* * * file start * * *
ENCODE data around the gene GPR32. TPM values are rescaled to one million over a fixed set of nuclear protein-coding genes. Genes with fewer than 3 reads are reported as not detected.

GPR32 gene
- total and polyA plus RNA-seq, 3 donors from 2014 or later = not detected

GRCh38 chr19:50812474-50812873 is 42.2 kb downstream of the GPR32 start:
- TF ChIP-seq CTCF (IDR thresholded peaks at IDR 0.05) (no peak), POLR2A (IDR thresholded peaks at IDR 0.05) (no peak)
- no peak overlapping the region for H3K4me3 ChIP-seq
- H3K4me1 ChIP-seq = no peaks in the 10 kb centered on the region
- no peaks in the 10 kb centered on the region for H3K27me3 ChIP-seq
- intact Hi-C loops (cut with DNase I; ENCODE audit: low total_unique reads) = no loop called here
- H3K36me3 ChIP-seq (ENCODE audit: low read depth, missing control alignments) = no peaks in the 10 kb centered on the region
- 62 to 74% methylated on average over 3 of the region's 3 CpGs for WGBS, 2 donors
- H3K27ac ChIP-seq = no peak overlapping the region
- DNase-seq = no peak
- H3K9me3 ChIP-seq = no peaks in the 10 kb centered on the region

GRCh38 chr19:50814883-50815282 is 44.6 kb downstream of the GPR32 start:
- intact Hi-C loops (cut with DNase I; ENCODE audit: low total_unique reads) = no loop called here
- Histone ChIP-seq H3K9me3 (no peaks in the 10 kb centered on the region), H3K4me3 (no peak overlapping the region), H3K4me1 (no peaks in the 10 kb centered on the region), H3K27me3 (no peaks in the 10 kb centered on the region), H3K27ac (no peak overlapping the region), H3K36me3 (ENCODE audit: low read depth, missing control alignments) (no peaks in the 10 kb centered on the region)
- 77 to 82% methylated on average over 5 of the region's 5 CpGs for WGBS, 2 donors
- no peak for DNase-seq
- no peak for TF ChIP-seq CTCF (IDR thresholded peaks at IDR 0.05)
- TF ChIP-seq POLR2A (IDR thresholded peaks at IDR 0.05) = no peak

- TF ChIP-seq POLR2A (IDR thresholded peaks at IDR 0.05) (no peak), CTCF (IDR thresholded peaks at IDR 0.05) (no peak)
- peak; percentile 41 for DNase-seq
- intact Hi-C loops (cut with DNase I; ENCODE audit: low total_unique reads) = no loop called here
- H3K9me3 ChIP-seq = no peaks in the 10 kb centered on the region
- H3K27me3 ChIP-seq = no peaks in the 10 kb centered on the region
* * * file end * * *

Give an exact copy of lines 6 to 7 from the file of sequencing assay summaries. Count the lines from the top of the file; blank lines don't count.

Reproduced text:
- no peak overlapping the region for H3K4me3 ChIP-seq
- H3K4me1 ChIP-seq = no peaks in the 10 kb centered on the region